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ABSTRACT

The following article details areas of concern that


are affecting the growth, management and future
of sports hunting for Whitetail Big Bucks

By;
Uriah Main
Ashley Mcqueen
Kevin Smith
Dravin Stockwell
Jon Tripp

WHITETAIL
DEER
MANAGEMENT Instructor Jay Gross

12th Grade English B


In Search of the Big Buck
Thursday, May 9, 2019
“That’s a pretty big rack” is probably the first thing hunters say and judge on a

Whitetail Buck. Unfortunately, hunters say and see this less and less during the hunting

season. This is caused by the result of how the deer herds are managed through the

licensing of hunters and the rules and laws that govern the sport. The three main causes for

the reduction in herd maturity and size can be associated to the licensing process, baiting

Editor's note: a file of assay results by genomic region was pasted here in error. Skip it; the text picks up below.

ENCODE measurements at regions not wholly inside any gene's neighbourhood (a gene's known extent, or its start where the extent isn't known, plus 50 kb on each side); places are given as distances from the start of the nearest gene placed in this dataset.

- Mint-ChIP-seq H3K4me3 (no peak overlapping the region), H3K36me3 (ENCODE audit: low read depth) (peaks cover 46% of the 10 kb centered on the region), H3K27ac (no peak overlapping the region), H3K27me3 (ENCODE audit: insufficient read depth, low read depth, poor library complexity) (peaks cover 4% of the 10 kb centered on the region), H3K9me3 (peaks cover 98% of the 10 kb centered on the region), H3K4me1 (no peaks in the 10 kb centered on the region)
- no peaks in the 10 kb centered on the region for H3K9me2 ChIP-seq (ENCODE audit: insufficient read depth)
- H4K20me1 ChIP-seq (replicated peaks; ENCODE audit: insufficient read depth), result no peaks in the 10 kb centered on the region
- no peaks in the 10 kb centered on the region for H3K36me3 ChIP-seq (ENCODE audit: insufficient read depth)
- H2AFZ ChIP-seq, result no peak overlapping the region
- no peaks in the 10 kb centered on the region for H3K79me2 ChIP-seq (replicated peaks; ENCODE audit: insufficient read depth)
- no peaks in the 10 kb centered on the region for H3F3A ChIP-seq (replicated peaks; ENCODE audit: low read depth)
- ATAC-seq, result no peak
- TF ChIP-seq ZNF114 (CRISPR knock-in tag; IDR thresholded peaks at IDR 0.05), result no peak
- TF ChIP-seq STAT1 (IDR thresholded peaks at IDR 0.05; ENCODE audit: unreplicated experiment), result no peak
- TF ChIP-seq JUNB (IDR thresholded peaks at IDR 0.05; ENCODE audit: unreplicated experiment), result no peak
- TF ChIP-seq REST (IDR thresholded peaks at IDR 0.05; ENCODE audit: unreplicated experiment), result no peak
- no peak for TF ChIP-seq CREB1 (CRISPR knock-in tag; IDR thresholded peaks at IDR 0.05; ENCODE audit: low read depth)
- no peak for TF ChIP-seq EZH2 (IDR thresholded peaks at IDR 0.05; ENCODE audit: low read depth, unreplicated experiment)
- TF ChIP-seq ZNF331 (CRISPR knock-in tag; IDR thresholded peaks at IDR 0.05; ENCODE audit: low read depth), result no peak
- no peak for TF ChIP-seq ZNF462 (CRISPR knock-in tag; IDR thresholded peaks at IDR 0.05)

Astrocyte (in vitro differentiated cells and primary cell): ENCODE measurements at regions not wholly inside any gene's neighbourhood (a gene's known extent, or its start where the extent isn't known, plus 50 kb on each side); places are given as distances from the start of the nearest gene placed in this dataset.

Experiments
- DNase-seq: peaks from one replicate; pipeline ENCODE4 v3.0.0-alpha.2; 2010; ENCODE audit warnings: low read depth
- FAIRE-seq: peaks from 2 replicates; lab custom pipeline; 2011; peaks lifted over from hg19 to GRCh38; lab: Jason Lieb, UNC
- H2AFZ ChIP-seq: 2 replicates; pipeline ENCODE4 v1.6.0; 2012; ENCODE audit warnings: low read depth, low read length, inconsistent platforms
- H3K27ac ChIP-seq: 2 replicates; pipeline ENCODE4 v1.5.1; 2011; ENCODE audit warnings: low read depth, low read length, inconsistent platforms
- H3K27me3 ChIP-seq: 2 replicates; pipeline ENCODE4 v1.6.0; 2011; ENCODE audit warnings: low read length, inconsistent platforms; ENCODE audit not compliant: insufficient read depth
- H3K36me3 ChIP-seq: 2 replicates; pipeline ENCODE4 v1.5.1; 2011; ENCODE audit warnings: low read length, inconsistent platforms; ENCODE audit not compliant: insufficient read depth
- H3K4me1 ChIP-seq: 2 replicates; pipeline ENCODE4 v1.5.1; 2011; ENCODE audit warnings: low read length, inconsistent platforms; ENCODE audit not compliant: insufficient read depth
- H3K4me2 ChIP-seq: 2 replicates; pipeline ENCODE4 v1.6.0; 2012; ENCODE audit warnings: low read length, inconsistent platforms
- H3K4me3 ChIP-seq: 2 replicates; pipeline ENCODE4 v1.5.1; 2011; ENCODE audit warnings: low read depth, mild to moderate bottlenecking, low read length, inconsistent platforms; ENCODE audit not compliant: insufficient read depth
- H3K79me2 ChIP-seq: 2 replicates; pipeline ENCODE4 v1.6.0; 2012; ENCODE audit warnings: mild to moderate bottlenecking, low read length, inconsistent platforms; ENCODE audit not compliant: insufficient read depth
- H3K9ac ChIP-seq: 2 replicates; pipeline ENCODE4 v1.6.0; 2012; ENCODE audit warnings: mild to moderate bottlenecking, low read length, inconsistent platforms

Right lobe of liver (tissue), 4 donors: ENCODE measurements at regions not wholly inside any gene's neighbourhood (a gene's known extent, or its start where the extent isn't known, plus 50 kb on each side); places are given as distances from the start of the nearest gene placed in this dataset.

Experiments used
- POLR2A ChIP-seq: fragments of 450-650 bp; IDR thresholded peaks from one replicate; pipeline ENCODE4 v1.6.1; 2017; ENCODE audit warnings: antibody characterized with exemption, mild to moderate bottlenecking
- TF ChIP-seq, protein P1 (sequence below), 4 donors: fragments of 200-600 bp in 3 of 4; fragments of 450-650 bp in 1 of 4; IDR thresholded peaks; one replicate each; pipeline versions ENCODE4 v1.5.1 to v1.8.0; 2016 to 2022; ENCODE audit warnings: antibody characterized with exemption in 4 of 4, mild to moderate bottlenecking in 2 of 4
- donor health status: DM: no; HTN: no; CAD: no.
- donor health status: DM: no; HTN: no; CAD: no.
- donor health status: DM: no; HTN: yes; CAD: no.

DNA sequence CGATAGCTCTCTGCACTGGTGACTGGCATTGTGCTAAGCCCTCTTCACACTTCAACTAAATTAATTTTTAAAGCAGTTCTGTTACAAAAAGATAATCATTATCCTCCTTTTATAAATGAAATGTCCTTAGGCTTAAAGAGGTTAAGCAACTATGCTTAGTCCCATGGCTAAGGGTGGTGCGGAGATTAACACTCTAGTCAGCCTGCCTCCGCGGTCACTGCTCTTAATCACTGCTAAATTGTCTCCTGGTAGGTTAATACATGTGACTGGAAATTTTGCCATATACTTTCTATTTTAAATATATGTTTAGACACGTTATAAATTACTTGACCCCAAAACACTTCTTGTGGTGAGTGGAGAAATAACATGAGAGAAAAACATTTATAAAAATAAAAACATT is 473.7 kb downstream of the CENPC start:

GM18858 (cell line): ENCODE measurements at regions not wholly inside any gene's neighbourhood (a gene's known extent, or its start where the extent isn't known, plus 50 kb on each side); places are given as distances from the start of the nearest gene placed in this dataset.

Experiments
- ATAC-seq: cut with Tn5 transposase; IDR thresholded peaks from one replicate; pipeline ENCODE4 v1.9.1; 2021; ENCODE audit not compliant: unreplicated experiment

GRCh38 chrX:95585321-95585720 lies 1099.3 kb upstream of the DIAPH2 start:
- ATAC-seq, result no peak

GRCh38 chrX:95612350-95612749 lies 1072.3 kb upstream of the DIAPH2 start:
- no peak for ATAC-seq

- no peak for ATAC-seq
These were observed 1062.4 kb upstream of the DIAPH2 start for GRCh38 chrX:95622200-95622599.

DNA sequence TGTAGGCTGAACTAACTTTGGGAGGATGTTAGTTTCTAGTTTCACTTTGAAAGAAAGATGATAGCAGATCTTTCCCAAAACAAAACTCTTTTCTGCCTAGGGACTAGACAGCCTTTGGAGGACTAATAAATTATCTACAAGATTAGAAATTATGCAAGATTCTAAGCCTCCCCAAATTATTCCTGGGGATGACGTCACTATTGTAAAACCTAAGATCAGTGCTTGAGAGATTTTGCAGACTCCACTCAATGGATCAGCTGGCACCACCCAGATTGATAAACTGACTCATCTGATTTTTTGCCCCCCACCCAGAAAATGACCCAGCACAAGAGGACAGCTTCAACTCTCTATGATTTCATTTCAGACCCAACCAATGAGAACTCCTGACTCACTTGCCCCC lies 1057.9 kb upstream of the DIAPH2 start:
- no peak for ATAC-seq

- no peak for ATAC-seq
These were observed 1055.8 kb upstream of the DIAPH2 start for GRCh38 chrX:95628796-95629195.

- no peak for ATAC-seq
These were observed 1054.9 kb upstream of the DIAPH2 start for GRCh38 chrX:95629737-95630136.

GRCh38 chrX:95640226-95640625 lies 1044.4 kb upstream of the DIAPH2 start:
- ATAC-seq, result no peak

of the deer and disease. There are those that believe if the State of Michigan continues to

offer multiple licenses for Whitetail deer hunting the heard will remain at a manageable

size and that the diseases that are seen in the current deer population can be reduced. A

better idea would be to restrict the quantity of issued hunting licenses in areas that have

seen reduced numbers of mature deer. A Statewide approach for every area is not an

effective way to manage the deer herd.

Michigan Department of Natural Resources (Mi-DNR) is the governmental entity

that determines how many licenses each hunter can apply and receive during the hunting